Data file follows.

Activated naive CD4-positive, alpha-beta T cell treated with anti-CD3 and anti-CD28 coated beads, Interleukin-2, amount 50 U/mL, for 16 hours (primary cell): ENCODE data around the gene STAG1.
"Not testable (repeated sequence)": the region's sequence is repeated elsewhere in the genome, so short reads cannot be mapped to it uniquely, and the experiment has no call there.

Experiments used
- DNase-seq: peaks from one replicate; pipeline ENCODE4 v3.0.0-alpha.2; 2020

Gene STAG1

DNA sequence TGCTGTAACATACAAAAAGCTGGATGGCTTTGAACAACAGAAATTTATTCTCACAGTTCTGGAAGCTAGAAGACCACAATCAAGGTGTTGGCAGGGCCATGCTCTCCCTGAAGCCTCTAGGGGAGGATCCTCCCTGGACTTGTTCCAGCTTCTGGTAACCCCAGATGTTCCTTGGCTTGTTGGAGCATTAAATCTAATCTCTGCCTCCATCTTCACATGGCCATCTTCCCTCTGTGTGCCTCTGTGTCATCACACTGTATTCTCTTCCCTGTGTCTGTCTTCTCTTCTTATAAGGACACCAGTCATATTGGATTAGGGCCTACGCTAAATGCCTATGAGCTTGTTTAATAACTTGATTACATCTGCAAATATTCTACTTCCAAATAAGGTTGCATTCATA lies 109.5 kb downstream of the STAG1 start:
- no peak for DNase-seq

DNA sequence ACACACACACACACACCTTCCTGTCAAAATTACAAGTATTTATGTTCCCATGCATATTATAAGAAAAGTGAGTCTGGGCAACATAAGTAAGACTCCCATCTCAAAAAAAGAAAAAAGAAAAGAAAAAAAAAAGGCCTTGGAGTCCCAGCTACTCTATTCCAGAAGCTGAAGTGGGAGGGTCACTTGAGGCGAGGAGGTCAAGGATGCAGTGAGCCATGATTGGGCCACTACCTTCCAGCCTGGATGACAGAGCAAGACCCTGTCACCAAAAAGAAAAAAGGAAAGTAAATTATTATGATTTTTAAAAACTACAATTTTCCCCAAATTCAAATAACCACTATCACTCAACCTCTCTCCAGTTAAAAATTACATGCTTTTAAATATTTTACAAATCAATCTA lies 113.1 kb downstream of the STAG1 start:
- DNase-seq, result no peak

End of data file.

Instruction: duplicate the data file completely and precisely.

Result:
Activated naive CD4-positive, alpha-beta T cell treated with anti-CD3 and anti-CD28 coated beads, Interleukin-2, amount 50 U/mL, for 16 hours (primary cell): ENCODE data around the gene STAG1.
"Not testable (repeated sequence)": the region's sequence is repeated elsewhere in the genome, so short reads cannot be mapped to it uniquely, and the experiment has no call there.

Experiments used
- DNase-seq: peaks from one replicate; pipeline ENCODE4 v3.0.0-alpha.2; 2020

Gene STAG1

DNA sequence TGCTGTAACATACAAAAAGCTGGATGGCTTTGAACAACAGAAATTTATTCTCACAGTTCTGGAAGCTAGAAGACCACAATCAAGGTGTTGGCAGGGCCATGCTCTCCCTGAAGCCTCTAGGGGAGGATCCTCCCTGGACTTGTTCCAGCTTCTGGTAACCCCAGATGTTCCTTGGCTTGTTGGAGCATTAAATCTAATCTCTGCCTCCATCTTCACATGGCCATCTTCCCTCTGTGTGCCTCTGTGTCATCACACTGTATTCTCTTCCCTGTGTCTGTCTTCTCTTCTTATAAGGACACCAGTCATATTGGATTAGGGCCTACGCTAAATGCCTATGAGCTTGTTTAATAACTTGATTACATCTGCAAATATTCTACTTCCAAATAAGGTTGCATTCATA lies 109.5 kb downstream of the STAG1 start:
- no peak for DNase-seq

DNA sequence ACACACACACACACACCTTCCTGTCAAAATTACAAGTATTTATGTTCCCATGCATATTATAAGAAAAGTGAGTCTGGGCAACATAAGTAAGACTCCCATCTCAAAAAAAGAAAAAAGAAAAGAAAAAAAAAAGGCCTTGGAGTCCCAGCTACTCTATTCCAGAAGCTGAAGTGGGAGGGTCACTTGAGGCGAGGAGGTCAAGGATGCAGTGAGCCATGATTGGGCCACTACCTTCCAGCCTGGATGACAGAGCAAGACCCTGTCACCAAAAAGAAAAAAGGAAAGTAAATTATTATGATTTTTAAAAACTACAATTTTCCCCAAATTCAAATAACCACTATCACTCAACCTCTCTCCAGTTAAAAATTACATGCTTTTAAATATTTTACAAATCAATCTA lies 113.1 kb downstream of the STAG1 start:
- DNase-seq, result no peak